No one sees anything. Ever. They watch, but they don’t understand. — Diane de Monx (ConnieNielson) in Demonlover
The minute people started using the word “content,” it led to this idea of software versus hardware. The culture has shifted in favor of hardware. People are not on the side of art, which becomes content. They’re on the side of the computer. The computer embodies power. People have gotten used to the fact that they are ready to invest in the hardware… But they have a major problem paying very little money to buy a newspaper or a film. That’s the moment when art becomes content. — Olivier Assayas
The 2K restoration of Assayas’ unrated director’s cut of DEMONLOVER is streaming now in Filmat Lincoln Center’s Virtual Cinema. See link below for details.
Not much has changed. That’s what was so bad what we saw about January 6 at the Capitol. On one level, I’m horrified and disgusted, but on the other level, I’m thinking, Damn, our country is still the same. You look at the run-up to the election and listen to the speeches about if you elect Democrats they will come destroy the suburbs and your community. This is insanity. Have we not learned any lessons in America? — Sam Pollard
During a fire accident in 2019, we lost some of the original negative of HAPPY TOGETHER. In the ensuing months, we tried to restore the negative as much as we could, but a portion of it had been permanently damaged. We lost not only some of the picture, but also the sound in those reels. As a result, I had to shorten some of Tony’s monologues, but with the amazing work of L’Immagine Ritrovata, we managed to restore most of the scenes to better quality. — Wong Kar Wai
As part of the series World of Wong Kar Wai, Film at Lincoln Center presents a new 4K digital restoration—supervised by the director—of HAPPY TOGETHER, Wong’s “feverish portrait of the life cycle of a love affair that’s by turns devastating and delirious… capturing the dynamics of a queer relationship with empathy and complexity on the cusp of the 1997 handover of Hong Kong, when the country’s LGBTQ community suddenly faced an uncertain future.”*
Starring Leslie Cheung and Tong Leung—and shot by Christopher Doyle—this 4K digital restoration was undertaken from the 35mm original camera negative by the Criterion Collection in collaboration with L’Immagine Ritrovata, JetTone, and One Cool. See link below for details.
Presented by the Dance Films Association and Film at Lincoln Center, the documentary—directed by David Mambouch, Marin’s son—celebrates the choreographer whose work “stood out for its theatrical aesthetic, political commentary, and audacious integration of traditional dance with unexpected narrative, musical and physical elements. In 1981, Marin’s work May B, inspired by the work of modernist playwright Samuel Beckett, upset the dance world; it rejected traditional ideals of beauty and embraced a fiercely political perspective.”*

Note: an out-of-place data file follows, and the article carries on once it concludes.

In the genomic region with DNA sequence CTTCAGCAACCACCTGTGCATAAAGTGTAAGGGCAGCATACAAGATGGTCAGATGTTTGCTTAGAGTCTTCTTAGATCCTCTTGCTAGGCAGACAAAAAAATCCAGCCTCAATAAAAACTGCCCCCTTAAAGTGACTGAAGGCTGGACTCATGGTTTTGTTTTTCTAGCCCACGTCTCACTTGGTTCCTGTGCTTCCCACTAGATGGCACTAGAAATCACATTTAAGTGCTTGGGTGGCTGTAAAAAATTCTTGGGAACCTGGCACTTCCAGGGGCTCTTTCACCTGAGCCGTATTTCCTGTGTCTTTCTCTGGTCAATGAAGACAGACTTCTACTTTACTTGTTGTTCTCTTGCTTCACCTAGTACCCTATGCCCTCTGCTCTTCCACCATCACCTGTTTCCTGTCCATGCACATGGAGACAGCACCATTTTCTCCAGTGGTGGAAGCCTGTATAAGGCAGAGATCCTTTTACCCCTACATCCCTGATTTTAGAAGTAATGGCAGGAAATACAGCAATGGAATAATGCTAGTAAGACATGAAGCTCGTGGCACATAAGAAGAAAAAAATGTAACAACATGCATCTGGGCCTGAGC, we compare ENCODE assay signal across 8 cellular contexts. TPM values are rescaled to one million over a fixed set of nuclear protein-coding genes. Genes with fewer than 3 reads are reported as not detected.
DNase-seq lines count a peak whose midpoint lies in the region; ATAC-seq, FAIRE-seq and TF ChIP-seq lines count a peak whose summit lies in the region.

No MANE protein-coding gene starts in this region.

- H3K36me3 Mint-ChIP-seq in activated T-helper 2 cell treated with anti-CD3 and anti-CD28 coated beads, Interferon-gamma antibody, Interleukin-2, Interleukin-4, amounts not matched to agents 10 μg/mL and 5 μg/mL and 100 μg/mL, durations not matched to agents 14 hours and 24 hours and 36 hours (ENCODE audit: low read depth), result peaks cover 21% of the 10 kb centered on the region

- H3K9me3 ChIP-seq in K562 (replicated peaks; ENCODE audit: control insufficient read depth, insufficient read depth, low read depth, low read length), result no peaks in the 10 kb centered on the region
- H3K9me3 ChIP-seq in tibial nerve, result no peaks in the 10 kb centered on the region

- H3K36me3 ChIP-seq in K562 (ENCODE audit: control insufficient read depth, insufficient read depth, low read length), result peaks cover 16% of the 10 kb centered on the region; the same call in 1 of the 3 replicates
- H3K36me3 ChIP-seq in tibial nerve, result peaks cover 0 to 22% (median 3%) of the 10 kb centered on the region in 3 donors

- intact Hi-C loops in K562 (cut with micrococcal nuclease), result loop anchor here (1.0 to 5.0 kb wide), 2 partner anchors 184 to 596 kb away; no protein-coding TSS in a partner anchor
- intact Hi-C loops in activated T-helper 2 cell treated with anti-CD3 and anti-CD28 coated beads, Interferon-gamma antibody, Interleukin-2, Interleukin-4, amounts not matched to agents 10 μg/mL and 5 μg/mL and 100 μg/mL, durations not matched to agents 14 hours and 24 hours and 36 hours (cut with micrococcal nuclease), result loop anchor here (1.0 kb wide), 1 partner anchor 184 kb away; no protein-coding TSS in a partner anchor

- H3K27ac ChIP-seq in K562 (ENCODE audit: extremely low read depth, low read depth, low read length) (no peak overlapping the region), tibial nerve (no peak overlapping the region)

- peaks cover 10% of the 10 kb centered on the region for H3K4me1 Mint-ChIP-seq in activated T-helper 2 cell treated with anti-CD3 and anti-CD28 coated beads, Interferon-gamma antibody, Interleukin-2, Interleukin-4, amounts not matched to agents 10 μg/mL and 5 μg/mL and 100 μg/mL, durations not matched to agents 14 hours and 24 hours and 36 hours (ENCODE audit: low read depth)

In Pedro Costa’s VITALINA VARELA—a masterpiece of stark beauty and majestic grace—our first glimpse of the title character is of her bare feet descending the ramp stairs of an airplane, a night flight just arrived at Lisbon airport from Africa. She is greeted with an embrace by Marina, who whispers into her ear…
“Vitalina. My condolences. You arrived too late. Your husband was buried three days ago. Here in Portugal there is nothing for you. His house is not yours. Go back home.”
I decided we would lock ourselves up in this small, dark house and do the work. So it took a while to convince me that maybe we could do it, that [Vitalina] could perhaps go through this ordeal, and I could perhaps film it. This was a bit more difficult than the other films—not because she wasn’t getting there, or not wanting to work, but because of me. How can I explain… Even if I insist that everything is true and real, this story is still less fantastical. There’s less fantasy if you compare it with Horse Money. It has a different kind of pain or suffering. Just the fact that it belongs to or comes from a woman gives it a certain gravity that Ventura—or perhaps men—cannot carry.
I’m doing films among a very disoriented community: once they were peasants, then they were immigrants and they were brutally exploited. I’m working in the middle of confusion, and it’s risky. My job as a filmmaker is also to not betray the trust they offer me, their life secrets, their dignity, their intimacy. It might sound absurd since we’re dealing with cinema, but my main concern is to keep their intimacy intimate. Anyway, we’ll grow old filming together, and it’s right there for everyone to see. It’s a kind of archive now, a memory album. — Pedro Costa
VITALINA VARELA won Golden Leopards for Best Film and Best Actress at last year’s Locarno Film Festival. Costa’s exploration of his signature theme—the grief-stricken exile of the community of Cabo Verdeans in Cova da Moura, outside Lisbon—was just released in New York City before the Covid-19 pandemic shut everything down.
Support independent cinema and its exhibitors by streaming VITALINA VARELA via your local art house, courtesy of Grasshopper Film. See links below for details.